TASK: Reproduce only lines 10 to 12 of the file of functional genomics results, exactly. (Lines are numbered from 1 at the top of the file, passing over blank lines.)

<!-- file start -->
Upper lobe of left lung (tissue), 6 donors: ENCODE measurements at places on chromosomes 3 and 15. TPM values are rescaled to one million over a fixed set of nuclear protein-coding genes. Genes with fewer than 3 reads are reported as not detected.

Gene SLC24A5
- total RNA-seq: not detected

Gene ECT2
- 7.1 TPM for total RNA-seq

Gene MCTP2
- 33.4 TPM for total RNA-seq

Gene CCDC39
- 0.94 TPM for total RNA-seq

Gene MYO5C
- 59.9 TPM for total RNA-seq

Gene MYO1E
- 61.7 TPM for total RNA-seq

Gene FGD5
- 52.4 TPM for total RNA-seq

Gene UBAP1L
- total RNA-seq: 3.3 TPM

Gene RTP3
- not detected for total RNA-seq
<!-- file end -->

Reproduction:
Gene MYO5C
- 59.9 TPM for total RNA-seq

Gene MYO1E